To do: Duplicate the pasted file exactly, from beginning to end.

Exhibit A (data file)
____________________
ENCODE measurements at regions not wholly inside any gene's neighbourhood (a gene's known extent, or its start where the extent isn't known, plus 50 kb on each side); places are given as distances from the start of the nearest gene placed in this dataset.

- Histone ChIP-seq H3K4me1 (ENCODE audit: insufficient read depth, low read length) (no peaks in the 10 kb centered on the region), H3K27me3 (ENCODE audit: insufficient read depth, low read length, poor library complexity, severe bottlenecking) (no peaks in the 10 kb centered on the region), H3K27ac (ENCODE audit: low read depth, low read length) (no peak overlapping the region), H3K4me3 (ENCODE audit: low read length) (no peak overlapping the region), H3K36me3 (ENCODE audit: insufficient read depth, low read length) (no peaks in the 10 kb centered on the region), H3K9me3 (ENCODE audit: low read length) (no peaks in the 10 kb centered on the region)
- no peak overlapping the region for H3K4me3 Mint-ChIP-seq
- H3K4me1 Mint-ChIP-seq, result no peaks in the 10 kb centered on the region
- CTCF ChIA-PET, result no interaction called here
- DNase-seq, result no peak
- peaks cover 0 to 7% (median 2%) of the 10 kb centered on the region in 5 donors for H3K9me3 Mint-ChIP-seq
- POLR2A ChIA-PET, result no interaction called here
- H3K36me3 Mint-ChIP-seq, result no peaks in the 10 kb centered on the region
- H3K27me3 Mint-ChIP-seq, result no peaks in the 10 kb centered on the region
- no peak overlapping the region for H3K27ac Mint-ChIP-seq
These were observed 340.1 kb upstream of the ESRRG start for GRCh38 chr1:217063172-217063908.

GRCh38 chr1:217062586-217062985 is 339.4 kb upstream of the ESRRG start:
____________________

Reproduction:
ENCODE measurements at regions not wholly inside any gene's neighbourhood (a gene's known extent, or its start where the extent isn't known, plus 50 kb on each side); places are given as distances from the start of the nearest gene placed in this dataset.

- Histone ChIP-seq H3K4me1 (ENCODE audit: insufficient read depth, low read length) (no peaks in the 10 kb centered on the region), H3K27me3 (ENCODE audit: insufficient read depth, low read length, poor library complexity, severe bottlenecking) (no peaks in the 10 kb centered on the region), H3K27ac (ENCODE audit: low read depth, low read length) (no peak overlapping the region), H3K4me3 (ENCODE audit: low read length) (no peak overlapping the region), H3K36me3 (ENCODE audit: insufficient read depth, low read length) (no peaks in the 10 kb centered on the region), H3K9me3 (ENCODE audit: low read length) (no peaks in the 10 kb centered on the region)
- no peak overlapping the region for H3K4me3 Mint-ChIP-seq
- H3K4me1 Mint-ChIP-seq, result no peaks in the 10 kb centered on the region
- CTCF ChIA-PET, result no interaction called here
- DNase-seq, result no peak
- peaks cover 0 to 7% (median 2%) of the 10 kb centered on the region in 5 donors for H3K9me3 Mint-ChIP-seq
- POLR2A ChIA-PET, result no interaction called here
- H3K36me3 Mint-ChIP-seq, result no peaks in the 10 kb centered on the region
- H3K27me3 Mint-ChIP-seq, result no peaks in the 10 kb centered on the region
- no peak overlapping the region for H3K27ac Mint-ChIP-seq
These were observed 340.1 kb upstream of the ESRRG start for GRCh38 chr1:217063172-217063908.

GRCh38 chr1:217062586-217062985 is 339.4 kb upstream of the ESRRG start: